You may be aware — especially if you’re an American — of a recent incident in Washington DC involving the police shooting of a suspected terrorist at the Capitol Visitor Center. It would normally be outside the scope of this blog, but the Washington Post has a news story about the suspect, Larry Dawson, that captured our attention. Their headline is U.S. Capitol gun suspect has a troubled past.
To be fair, we’re not specifically told that Dawson is a creationist, but we think it’s reasonable to suspect that he is. Even if he’s not, his story is a good one because creationists are always lecturing us that, as “secularist, naturalistic evolutionists,” we have no basis for morality. Here are some excerpts from what the Washington Post reports about Dawson, with some bold font added by us for emphasis:
Nineteen months before he allegedly pulled out a gun at the U.S. Capitol Visitor Center, Larry Dawson sat before a regulatory panel in a nondescript room in Nashville trying to explain why God had called him to send sexually suggestive letters to a 15-year-old girl.
That, dear reader, is a great leading sentence! Then they say:
At issue was whether the Tennessee Board of Funeral Directors and Embalmers should grant him a license. More specifically, whether Dawson had the “good moral character” to hold such a license given, among other factors, that he once said he considered the girl to be the Virgin Mary and wanted her to have his baby. “As my faith was tested,” Dawson acknowledged to the funeral directors board in a video-recorded session, “I kind of got into some problems.”
Dawson’s “good moral character” is the thread that runs throughout this post. Let’s read on:
In the past, Dawson, 66, has worked as a pastor, funeral home director, car salesman, school bus driver and security guard — a history that is drawing attention after the chaos Monday afternoon at the visitor center. Authorities said Dawson entered the center and pointed a weapon at police before officers shot him.
Verily, it’s a fascinating career. The news continues:
Why Dawson was in Washington remains unclear. But there are hints, based on previous altercations at the Capitol and information posted on the website of St. Luke’s Community Church in Antioch, Tenn., where Dawson is listed as pastor. In a video on the site, Dawson is holding a sign that advocates raising the minimum wage from $7.25 to $15. Text that appears with the video states that Dawson will be “taking a journey” to Washington to push for the increase and seeks donations for the trip.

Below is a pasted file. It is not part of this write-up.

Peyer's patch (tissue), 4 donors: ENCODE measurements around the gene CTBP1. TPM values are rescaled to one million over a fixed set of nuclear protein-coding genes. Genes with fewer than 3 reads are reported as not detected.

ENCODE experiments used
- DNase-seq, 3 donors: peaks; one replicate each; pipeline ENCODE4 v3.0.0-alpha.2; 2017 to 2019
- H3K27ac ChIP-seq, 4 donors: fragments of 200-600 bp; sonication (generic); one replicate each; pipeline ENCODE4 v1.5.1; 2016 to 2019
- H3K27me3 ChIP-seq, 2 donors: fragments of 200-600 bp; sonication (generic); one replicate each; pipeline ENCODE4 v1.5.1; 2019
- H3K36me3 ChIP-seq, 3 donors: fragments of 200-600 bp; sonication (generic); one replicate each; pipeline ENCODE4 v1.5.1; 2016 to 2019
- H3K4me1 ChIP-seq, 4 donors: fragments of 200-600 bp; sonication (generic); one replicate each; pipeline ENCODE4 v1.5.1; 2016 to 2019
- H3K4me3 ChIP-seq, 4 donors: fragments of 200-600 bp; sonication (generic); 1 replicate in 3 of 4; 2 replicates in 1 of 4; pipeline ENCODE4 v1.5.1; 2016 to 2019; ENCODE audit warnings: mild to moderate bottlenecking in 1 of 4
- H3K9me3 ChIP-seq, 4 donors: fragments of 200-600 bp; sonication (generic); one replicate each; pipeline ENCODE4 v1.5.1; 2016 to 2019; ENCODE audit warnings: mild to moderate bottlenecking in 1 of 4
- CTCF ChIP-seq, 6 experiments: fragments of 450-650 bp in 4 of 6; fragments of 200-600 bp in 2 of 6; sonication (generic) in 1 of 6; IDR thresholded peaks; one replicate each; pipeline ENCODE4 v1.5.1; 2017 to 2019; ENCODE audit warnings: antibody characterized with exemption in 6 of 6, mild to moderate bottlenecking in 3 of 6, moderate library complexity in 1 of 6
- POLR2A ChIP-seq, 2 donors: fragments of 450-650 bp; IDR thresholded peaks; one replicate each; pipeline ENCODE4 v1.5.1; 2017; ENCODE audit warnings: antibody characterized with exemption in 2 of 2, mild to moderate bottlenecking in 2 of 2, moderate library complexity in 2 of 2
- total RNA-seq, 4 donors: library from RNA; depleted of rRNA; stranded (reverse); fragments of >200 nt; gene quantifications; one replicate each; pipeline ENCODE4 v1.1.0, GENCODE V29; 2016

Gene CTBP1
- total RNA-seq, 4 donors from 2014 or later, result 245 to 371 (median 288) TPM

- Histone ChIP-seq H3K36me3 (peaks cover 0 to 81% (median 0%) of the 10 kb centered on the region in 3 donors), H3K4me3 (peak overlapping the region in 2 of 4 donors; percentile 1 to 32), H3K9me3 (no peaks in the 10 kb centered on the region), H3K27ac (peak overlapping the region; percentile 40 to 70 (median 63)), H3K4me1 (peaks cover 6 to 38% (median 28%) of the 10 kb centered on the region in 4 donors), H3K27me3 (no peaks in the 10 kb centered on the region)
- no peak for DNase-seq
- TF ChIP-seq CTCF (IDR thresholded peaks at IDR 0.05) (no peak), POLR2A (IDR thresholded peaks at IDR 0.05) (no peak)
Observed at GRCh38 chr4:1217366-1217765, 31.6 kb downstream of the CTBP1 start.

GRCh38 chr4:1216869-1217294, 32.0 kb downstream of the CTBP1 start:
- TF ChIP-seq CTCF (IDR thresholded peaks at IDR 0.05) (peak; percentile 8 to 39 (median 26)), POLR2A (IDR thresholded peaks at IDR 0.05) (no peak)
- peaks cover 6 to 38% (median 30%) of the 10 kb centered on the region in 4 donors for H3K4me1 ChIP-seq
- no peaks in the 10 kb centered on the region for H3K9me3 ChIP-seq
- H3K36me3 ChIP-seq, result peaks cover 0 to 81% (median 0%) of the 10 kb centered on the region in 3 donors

This is the website for Dawson’s church, which does indeed show Dawson as a pastor. We looked for some kind of statement indicating that it’s a creationist denomination, but we couldn’t find anything, one way or another. Back to the news story:
Dawson grew up in Tennessee, according to records at the funeral directors board, and graduated from mortuary science school in Kentucky in 1968. His grades there were modest — a D in the opening quarter of embalming, for instance, but later a B in mortuary management.
“Starting in 1980, Dawson worked on and off for the Williamson County (Tenn.) school district as a cafeteria worker and bus driver, a schools spokeswoman said. In the spring of 2001, Dawson was fired for writing inappropriate letters to a female student, the spokeswoman said. A short time later, the school system received a letter from Dawson containing comments “that were perceived to be threatening,” according to Franklin police records.
A year later, a 15-year-old student received harassing letters from Dawson, who formerly drove her school bus. According to one letter, Dawson told the student that he wanted her to have his child. “He sees her as the Virgin Mary,” police wrote in an incident report. “He feels that the Lord sent him here for her to have his baby. Mr. Dawson is a reverend.”
In 2003, according to police records, the same student told police that Dawson was writing her again, saying he was doing God’s work. He also wrote that he and the girl were to be the “Mary and Joseph” of the next millennium, according to the records.
According to records from the Tennessee Bureau of Investigation, Dawson was found not guilty by reason of insanity on two counts of harassment, and another charge in the case was dropped.
At this point, dear reader, you can probably understand our confusion. Is he a creationist, or isn’t he? He certainly could be. Here’s more:
At the 2014 funeral directors board hearing, members of the board grilled Dawson about criminal charges against him. Dawson told board members that he was found not guilty by reason of insanity.
“You are quoted in here as saying: ‘It was the word of God that told you to write these harassing letters to this 15-year-old girl,’ ” one board member said incredulously as she reviewed materials.
Dawson described the incident as a “test” and said he had to write the letters even though he would suffer consequences. “Anytime that a minister is being led by God and he gives you a direct command to do something, it’s not up to you to do it or not to do it,” Dawson said of the incident.
The board denied Dawson’s request for a license.
That’s where the news story ends. We’re still not certain that Dawson is a creationist, but there’s no doubt that he’s a man of faith. Therefore, according to what creationists say, he should be far more moral than … well, than someone like you, dear reader.
What will the creationist websites we follow have to say about Dawson? We doubt that they’ll defend him. They’ll have to ignore him, because they refuse to deal with evidence that contradicts their dogma. We understand that, because faith isn’t based on evidence, so it means nothing to them.
What do we learn from this? We’ll let you decide, dear reader.
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